God's Will for me is perfect happiness.
Jesus explains to us in this Lesson that if sin were indeed real, punishment would be called for and our salvation would require that we suffer for what we have done. I watched an Easter parade somewhere in South America. They were walking without shirts and beating each other on the back, drawing blood as part of their penance, believing that by this act of Atonement, they were demonstrating their love for Jesus and their willingness to suffer on behalf of what they believed he went through. Here Jesus says,
"Who would seek out such savage punishment?"
(W.101.4.1) Would we ever want to turn to a God who smiled approvingly on such self-sacrifice? Why do we insist on accepting the self-flagellation that we undertake when we crucify ourselves? No, we don't draw blood by physically beating on ourselves, but we do believe that we must be punished for what we have done wrong, and we crucify ourselves unmercifully with our self-attacking thoughts. We judge ourselves harshly for our perceived "sins," and we judge others equally. The ego seems to smile approvingly on such self-punishment, seeing it as appropriate penance for our "sins."
We believe Atonement can only come by satisfying God's need for vengeance. This is not the God Jesus talks about in the Course. This is the god of the ego. When we listen to the voice of the ego, it tells us that we deserve punishment for what we have done in leaving God and stealing His treasure. We are not unlike the Prodigal Son who stole his father’s treasure and was afraid to go home and face him and believed he deserved to be punished for what he did.
We have established our separate self on God's demise. Thus, we believe Oneness has been destroyed, and God has been killed for us to exist. The ego has convinced us that we have committed a horrendous sin, and if we could see the extent of our guilt, we would want to die by our own hand. All who walk this world hold this belief. There is no question in our minds that sin and guilt always call for punishment. Through punishment, we think we are atoning for sin and thus making it all good with God. Basically, we hope the really guilty perpetrators in this world will be the ones severely punished. Now God can see how, in comparison to them, we did our best in a savage world. From this perspective, our salvation must be purchased. We have to pay a dear price in suffering, pain, victimization, and ultimately death.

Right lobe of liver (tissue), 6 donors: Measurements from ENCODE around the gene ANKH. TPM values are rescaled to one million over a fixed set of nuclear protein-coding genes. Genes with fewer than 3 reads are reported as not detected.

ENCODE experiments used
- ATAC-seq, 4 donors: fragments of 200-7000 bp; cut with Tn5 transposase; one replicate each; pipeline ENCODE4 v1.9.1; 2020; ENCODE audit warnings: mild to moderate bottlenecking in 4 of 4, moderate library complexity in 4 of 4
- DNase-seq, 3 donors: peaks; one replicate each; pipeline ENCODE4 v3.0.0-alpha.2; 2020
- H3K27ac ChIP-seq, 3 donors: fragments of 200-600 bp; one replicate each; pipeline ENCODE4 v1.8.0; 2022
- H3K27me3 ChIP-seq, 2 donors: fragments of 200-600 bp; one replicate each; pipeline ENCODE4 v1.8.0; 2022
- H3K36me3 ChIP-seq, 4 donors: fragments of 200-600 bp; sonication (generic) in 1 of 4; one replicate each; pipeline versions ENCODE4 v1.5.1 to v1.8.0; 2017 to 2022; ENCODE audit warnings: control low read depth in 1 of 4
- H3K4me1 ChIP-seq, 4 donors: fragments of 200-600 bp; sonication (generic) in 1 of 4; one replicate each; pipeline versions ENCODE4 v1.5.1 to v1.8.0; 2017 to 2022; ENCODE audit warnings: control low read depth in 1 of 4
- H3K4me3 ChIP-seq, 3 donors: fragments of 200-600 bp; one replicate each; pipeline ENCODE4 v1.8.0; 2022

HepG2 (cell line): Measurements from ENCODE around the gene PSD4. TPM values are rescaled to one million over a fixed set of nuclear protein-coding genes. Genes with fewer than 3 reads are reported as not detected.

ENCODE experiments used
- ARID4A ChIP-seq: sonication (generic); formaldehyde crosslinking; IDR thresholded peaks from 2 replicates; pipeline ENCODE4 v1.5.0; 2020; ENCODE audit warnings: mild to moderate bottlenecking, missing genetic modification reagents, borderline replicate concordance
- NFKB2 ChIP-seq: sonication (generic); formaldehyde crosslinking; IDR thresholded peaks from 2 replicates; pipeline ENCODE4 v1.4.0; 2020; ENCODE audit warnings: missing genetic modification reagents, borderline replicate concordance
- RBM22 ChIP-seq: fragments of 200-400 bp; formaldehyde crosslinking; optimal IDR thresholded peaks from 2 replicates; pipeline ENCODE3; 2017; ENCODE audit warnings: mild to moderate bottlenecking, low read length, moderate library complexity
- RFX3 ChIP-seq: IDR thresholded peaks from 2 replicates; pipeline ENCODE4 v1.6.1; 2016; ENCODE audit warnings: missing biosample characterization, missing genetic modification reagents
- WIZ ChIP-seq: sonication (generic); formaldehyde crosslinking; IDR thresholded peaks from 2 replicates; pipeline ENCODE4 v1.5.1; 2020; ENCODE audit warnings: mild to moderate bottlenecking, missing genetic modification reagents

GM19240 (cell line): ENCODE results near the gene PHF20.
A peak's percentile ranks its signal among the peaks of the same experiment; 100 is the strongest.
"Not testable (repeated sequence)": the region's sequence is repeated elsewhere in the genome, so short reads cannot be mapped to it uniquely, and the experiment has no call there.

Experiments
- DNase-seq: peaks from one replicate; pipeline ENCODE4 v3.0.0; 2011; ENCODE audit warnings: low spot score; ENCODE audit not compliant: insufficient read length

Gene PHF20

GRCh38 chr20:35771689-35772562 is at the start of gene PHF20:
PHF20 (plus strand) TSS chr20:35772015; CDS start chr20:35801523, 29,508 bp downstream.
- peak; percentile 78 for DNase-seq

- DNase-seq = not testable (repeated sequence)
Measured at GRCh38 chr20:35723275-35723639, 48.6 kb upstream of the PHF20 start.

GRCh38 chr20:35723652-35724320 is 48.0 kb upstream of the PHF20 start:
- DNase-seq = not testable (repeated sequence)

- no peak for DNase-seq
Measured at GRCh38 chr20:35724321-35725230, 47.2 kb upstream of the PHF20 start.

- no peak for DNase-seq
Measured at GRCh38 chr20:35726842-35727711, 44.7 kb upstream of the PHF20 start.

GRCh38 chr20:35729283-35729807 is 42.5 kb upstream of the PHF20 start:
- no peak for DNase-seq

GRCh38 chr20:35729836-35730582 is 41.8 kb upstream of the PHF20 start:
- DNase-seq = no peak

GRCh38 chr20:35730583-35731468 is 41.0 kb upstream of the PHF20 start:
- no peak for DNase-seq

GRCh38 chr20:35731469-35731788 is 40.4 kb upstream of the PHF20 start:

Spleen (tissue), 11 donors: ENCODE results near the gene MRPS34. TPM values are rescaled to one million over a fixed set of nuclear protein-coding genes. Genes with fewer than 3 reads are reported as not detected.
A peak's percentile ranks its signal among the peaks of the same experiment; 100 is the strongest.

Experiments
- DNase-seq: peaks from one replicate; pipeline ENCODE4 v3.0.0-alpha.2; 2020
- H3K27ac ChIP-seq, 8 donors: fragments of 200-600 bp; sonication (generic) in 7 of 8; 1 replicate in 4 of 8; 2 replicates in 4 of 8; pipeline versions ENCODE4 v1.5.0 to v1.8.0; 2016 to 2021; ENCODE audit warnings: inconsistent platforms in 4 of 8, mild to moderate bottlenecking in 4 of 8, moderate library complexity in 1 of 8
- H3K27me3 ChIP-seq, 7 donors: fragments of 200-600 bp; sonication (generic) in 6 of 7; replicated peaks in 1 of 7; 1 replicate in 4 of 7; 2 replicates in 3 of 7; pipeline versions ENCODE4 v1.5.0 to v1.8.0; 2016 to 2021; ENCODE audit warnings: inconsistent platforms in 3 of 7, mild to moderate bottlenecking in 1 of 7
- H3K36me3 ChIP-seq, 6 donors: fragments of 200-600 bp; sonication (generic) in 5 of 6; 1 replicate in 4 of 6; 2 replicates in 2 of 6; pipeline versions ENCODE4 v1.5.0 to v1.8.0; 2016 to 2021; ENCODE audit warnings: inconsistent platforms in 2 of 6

"The sinful warrant only death and pain, and it is this they ask for. For they know it waits for them, and it will seek them out and find them somewhere, sometime, in some form that evens the account they owe to God."
To see this clearly, we need to look at our lives. Can you see how our lives are centered on so many experiences of pain and suffering? We attempt to avoid pain and distract from our suffering as much as possible, yet it is impossible for any of us to escape it. Our fear of God's punishment made up the world. We made up this world and the self we identify with in order to hide from God and avoid His punishment. Thus, the world of separation is where we hide from His love because we fear that, in the experience of His love, we will be annihilated. Now we punish ourselves, seeing ourselves as limited and lacking instead, hoping in the end that we will have suffered enough and thus atoned for our sin. Jesus says that God does not want this for us. He wants us to release our fears and our self-attacks by looking at them with him and recognizing we have been mistaken and have done nothing to deserve punishment.